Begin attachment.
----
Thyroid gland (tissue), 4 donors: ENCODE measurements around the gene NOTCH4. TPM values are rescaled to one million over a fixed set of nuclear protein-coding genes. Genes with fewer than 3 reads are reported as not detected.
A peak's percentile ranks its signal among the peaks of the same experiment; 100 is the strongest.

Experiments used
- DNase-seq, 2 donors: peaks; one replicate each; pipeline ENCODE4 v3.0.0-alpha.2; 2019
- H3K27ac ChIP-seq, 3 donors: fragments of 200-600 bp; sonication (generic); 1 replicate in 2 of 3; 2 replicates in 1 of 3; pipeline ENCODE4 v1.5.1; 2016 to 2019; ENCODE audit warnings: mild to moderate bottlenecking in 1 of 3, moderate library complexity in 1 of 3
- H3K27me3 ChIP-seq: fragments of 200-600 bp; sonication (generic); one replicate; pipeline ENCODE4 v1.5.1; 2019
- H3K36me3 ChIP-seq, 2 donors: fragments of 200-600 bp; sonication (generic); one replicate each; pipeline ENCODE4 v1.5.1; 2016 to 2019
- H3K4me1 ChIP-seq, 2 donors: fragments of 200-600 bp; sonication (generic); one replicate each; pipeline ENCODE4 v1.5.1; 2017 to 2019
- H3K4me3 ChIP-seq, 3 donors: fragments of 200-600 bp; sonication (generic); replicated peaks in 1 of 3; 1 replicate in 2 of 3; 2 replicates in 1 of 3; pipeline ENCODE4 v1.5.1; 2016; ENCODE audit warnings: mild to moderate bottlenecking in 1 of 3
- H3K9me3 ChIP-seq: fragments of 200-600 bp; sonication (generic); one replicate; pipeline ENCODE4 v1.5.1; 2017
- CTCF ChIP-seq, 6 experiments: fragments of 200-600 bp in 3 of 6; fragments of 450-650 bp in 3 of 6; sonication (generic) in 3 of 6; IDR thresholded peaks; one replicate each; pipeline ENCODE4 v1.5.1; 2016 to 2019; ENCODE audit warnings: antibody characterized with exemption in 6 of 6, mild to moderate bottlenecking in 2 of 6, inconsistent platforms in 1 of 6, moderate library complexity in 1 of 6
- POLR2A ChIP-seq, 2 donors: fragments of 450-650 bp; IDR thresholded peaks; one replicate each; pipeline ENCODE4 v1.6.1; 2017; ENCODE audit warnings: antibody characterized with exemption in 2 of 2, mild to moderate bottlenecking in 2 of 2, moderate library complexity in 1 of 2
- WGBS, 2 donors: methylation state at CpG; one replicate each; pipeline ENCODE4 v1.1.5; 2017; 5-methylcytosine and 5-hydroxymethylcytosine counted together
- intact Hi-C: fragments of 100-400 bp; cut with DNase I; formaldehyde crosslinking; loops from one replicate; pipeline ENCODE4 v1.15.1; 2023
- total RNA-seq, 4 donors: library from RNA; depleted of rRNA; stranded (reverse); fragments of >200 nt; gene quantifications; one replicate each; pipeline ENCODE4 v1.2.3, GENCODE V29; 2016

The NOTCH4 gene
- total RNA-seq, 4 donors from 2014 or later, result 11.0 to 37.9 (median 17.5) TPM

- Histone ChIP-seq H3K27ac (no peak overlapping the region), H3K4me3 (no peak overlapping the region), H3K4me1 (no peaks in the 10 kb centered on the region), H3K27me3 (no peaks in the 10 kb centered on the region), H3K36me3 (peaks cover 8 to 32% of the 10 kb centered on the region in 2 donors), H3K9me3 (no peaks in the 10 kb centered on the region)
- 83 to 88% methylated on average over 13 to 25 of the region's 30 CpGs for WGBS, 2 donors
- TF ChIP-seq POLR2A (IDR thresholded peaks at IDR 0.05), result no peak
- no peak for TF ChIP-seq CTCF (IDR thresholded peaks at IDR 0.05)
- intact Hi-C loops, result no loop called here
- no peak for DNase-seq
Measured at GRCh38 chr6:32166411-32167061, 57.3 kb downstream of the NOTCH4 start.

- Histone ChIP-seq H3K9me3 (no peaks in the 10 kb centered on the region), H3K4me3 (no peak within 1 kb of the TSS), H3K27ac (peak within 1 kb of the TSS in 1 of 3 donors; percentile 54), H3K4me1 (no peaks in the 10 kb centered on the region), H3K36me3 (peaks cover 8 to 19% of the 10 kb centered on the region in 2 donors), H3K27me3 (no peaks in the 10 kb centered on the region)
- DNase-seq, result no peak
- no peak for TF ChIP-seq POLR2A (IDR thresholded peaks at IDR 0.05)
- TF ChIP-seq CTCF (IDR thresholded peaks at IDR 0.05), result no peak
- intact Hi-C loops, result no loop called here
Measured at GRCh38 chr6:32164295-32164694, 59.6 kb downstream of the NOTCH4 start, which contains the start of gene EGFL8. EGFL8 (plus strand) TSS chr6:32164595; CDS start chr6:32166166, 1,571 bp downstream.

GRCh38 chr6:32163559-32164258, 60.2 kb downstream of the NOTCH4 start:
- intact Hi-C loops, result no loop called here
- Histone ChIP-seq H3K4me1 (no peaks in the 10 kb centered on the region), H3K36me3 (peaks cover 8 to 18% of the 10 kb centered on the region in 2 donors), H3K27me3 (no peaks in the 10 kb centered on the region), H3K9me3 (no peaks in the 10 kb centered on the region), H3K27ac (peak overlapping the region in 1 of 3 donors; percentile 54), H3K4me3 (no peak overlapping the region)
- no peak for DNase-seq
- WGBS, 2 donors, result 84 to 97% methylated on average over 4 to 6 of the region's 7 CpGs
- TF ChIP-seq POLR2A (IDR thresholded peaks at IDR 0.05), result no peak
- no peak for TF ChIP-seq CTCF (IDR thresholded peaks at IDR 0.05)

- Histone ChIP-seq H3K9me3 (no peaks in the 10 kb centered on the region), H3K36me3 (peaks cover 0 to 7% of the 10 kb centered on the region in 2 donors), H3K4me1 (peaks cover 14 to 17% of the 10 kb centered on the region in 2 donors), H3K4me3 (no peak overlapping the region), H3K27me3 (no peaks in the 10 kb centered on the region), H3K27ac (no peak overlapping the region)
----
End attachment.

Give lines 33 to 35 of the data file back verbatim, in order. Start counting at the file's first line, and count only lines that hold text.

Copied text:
- Histone ChIP-seq H3K4me1 (no peaks in the 10 kb centered on the region), H3K36me3 (peaks cover 8 to 18% of the 10 kb centered on the region in 2 donors), H3K27me3 (no peaks in the 10 kb centered on the region), H3K9me3 (no peaks in the 10 kb centered on the region), H3K27ac (peak overlapping the region in 1 of 3 donors; percentile 54), H3K4me3 (no peak overlapping the region)
- no peak for DNase-seq
- WGBS, 2 donors, result 84 to 97% methylated on average over 4 to 6 of the region's 7 CpGs